OK, that’s it. As far as I am concerned, this blog is over. Good luck to anyone else.
Chavalit Yongchaiyudh, former PM, chair of the Phuea Thai party and veteran of many events and excursions, has outlined his explanation for seeking assistance from HM the King and, unusually, a summary (with some details) has been printed in The Nation. The argument is that HM the King is not ‘above politics’ in the way that is usually argued in public discourse because:
“Under the principles of international law, a monarch represents the country’s sovereignty. In Thailand, the monarchy is the oldest and most powerful pillar of society, while the King exercises his discretion for royal initiatives and royal rulings in accordance with royal traditions.
– During the period of modernisation, Kings Rama IV, V, VI and VII safeguarded the country’s independence in the face of colonisation. The monarchy nearly succeeded in introducing democracy but was interrupted by the 1932 revolution, resulting in an incomplete transformation into genuine democracy.
– Under Article 3 of the Constitution, the King exercises sovereign power via the Parliament, Government and Judiciary. In theory and reality, the dispensation of power is within the realm of politics. Therefore the monarchy is not above and beyond politics as understood.”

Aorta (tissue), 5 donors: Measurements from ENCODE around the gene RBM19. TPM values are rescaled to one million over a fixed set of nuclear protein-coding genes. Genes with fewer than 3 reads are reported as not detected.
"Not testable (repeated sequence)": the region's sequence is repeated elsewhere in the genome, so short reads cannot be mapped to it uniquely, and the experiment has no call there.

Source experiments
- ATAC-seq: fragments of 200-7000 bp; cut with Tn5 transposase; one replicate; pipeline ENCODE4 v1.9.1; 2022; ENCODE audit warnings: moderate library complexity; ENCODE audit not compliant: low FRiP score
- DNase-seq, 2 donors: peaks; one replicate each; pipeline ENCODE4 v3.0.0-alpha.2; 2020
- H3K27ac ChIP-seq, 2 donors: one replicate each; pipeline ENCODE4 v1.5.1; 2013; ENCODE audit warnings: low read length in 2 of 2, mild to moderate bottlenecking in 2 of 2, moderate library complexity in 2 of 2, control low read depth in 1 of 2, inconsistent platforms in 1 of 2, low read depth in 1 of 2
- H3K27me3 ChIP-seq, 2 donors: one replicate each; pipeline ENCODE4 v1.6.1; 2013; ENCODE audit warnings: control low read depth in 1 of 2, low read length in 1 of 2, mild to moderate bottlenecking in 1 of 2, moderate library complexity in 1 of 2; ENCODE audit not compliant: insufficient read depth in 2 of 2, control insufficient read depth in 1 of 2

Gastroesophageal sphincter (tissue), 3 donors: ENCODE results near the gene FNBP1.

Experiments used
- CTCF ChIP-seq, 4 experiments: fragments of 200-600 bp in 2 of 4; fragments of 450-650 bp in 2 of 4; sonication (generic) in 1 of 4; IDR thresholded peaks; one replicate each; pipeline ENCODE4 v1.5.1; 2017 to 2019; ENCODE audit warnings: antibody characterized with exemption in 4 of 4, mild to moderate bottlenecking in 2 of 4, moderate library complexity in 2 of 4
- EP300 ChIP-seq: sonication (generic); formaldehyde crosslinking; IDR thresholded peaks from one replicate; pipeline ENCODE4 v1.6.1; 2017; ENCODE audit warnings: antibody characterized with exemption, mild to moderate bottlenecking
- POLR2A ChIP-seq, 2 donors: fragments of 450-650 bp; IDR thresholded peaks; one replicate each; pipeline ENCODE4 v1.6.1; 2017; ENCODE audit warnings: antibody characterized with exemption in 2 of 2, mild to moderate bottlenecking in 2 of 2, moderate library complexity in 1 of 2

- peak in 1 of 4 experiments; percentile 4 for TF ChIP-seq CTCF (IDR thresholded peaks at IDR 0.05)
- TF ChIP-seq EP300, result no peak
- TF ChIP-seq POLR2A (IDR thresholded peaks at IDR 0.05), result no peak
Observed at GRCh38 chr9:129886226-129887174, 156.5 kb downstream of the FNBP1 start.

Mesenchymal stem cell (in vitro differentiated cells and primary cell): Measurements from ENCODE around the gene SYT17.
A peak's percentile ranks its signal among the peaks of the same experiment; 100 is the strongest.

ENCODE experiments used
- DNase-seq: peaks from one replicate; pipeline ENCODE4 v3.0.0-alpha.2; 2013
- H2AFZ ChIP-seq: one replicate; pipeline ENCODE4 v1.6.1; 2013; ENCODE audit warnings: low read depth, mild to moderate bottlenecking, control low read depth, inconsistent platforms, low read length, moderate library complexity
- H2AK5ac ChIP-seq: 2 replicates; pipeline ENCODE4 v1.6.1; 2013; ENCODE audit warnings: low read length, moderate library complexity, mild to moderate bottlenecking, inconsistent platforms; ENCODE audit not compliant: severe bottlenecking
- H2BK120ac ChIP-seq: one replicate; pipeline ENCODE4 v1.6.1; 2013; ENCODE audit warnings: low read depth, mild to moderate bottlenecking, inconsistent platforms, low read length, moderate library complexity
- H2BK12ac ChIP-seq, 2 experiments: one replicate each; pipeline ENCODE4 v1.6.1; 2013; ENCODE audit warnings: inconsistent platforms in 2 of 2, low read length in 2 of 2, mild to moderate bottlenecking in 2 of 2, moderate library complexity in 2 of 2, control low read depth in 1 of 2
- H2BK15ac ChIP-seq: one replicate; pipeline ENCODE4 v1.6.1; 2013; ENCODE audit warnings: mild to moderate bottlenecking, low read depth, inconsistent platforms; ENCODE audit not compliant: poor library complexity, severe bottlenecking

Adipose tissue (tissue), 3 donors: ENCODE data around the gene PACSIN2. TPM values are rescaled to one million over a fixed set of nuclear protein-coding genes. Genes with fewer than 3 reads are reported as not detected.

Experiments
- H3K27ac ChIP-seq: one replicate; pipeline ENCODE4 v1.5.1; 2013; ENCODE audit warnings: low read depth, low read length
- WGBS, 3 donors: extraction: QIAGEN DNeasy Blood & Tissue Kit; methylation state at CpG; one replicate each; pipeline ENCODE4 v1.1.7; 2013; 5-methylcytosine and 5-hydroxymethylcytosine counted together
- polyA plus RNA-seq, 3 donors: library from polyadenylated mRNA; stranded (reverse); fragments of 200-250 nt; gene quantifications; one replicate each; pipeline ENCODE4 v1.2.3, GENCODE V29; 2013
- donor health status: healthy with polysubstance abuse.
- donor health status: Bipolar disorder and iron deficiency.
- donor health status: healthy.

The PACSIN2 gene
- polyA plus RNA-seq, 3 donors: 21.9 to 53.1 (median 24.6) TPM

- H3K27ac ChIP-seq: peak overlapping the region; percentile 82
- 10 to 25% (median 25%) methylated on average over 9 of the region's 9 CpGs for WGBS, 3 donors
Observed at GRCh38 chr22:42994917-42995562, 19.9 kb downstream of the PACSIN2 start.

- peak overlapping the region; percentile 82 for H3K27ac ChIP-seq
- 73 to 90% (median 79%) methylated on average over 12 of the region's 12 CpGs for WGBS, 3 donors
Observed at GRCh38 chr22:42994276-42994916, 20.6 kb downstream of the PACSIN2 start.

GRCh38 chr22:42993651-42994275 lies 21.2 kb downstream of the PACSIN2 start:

There are several other points but it always seems a bit pointless to me just copy-pasting an article the reader can find elsewhere.
What is important, irrespective of the degree to which this is an accurate summary or whether one does or does not agree, is that this argument has appeared in the right wing press, which generally suppresses any such discussion. As I mentioned elsewhere, Chavalit and Somchai’s appeal to the Palace is unlikely to be answered and, if so, it will be interesting to observe how that will be reported in the international media.
How curious that two years after the violent PAD mob closed down the international airports in Bangkok, in addition to numerous accounts of (well-attested) attempted murder, assault, grievous bodily harm and all manner of other crimes, there is still no evidence to put the known criminal leaders in jail – and yet, a few minutes after ‘grenades’ were launched against Skytrain station Sala Daeng and other locations in Silom, Suthep Thaugsuban is able to claim that the attacks were launched by the pro-democracy demonstrators. Where does this evidence come from, Khun Suthep? You do have evidence, don’t you, and it is not just another lie? You have form, don’t you? He used this obvious lie to warn PAD supporters to pull back as the army is about to launch another murderous assault on political dissidents. Reports now indicate that the PAD bomb attacks have killed three people. (Allegedly, as people say.) Now that the liar Suthep has told his PAD ‘love Silom’ pals to pull back, we can expect the army to move in and murder many, many innocent people.